Kaufmann tells us the story of John Blanke, a trumpeter for King Henry VII and later Henry VIII. Importantly, Blanke was paid a wage, promoted during his career, married an English woman and played at some of the most important royal functions of the time. Then we have Jacques Francis, the salvage diver. Francis worked for Peter Paulo Corso, a Venetian, he lived in Southampton and worked on the attempted salvage of the Mary Rose (Kaufmann provides some great detail here). Francis testified in court indicating he swore a Christian oath. Diego escaped the Spanish to sail with Drake, interpreting and helping to forge alliances (he was respected because he was useful). Reasonable Blackman was a silk weaver, two of his children died of the plague in 1592 (death is the great leveller). Anne Cobbie the “tawny moor”, was a sought after Westminster prostitute. Cattelena of Almondbury, an independent woman. All these stories and the others in Black Tudors are interesting and entertaining. This is a very accessible read.
These are lives of hardship or minor privilege; people subject to the law (harsh on prostitutes for example) and the vicissitudes of life (plague is blind to colour).
Kaufmann pointed out in an interview with Bidisha in the Guardian that our understanding of history is defined by the questions we ask. In other words, no one asked about African lives in Tudor England before. A set of assumptions based on the attitudes of slave trading prejudiced our view. So when people are surprised by the way in which these Africans were accepted by Tudor England it’s because Kaufmann is the only ones asking the right questions.
During the period 1500 to 1640 Kaufmann indicates that there were only 360 known black/African individuals in England. So this survey is not a bad representative sample.
The general thesis is that the lives of these Africans in England was not determined by colour; there was no difference between a black trader and a white trader, a black servant and a white one. Essentially these people were paid and integrated unlike most of the rest of Europe, where slavery was rife.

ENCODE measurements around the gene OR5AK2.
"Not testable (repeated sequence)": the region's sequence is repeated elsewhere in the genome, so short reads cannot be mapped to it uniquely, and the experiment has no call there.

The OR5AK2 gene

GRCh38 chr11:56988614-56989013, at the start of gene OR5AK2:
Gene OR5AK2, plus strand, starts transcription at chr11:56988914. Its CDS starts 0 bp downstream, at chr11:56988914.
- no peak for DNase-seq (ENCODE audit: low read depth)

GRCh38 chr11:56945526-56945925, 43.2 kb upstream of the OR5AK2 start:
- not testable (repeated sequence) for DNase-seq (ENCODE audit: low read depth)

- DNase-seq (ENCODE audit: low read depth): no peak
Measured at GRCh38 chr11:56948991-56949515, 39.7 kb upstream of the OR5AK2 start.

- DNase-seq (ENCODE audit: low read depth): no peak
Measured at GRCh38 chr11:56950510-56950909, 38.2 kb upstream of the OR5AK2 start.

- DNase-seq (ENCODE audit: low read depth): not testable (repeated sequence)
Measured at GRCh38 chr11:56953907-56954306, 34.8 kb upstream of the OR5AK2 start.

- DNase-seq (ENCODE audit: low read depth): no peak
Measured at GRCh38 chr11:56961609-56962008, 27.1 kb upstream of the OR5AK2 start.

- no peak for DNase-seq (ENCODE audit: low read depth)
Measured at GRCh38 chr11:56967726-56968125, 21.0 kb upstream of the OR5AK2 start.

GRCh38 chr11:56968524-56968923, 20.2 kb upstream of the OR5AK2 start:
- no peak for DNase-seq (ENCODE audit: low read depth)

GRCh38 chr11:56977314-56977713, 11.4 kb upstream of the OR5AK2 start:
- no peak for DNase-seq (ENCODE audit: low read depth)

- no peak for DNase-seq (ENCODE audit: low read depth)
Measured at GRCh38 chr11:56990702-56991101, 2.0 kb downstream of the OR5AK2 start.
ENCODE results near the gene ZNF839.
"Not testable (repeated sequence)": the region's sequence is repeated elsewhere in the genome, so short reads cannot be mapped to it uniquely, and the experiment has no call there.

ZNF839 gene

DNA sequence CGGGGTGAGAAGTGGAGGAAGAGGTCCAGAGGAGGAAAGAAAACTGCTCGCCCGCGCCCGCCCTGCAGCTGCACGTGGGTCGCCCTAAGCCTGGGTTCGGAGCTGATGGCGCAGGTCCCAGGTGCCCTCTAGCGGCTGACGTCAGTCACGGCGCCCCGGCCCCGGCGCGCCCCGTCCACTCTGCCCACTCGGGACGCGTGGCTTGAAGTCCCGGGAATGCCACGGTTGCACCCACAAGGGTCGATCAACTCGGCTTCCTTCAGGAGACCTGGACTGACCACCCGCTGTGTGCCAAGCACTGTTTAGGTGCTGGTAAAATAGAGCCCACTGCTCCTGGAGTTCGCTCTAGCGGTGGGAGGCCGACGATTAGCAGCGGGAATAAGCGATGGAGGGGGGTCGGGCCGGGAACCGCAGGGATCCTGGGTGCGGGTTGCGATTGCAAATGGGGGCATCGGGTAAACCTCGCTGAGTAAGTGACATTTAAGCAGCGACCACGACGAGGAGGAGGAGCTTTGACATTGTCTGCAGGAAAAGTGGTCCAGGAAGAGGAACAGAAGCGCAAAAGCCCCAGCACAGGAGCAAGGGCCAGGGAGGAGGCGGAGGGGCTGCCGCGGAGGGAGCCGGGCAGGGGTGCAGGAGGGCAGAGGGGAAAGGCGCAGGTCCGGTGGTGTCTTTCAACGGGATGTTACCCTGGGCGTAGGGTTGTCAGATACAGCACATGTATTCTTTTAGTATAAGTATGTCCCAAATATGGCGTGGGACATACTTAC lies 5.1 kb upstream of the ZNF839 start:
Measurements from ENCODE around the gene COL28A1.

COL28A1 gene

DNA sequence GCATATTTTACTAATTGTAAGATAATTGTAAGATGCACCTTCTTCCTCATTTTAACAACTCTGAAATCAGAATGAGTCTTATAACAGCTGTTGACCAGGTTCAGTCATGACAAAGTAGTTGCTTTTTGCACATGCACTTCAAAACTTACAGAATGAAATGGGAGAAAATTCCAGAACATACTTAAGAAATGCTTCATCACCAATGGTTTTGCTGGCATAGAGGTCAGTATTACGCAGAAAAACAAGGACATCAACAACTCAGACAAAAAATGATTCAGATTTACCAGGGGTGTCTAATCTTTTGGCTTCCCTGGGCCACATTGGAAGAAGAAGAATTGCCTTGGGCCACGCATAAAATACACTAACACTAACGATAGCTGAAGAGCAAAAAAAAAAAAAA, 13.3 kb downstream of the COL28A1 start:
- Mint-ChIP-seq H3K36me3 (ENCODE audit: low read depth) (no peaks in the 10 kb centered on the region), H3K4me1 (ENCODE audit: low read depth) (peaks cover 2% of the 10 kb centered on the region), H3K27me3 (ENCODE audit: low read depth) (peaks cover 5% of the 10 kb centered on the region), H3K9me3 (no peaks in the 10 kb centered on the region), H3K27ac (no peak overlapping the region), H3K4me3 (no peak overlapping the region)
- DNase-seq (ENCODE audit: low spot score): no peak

Kaufmann is keen to point out that there were also problems at the time. John Hawkins mounted the first English slaver expeditions to Africa 1562/69. In one incident a woman claimed a 10-year-old girl as her slave when others were trying to baptise the child as no Christian can be a slave. Visitors brought slaves with them from the continent and no doubt being the only black person in the area must have been a discomforting experience. However, there was no slavery.
It is a triumph of Black Tudors that Kaufmann makes the world of the black Tudors come to life.
Kaufmann’s challenge to our views of racism and slavery in Tudor society also means re-examining the traditional assumption that the attitudes to race in Virginia and the colonies leading to the rise of slavery came from England. The origins of racial slavery in the colonies are more likely driven by financial greed than ‘philosophical’ views.
Although Britain did not indulge much in the slave trade at this time, the nation later became the most prolific exporter of people from Africa as goods (over 3M in the 18th century). So sadly things changed for the worse very soon after this period.
This is a really enjoyable, very well written social history and I would recommend it wholeheartedly.
Paul Burke 4/4
Black Tudors by Miranda Kaufmann
Oneworld Publications 9781786071842 hbk Oct 2017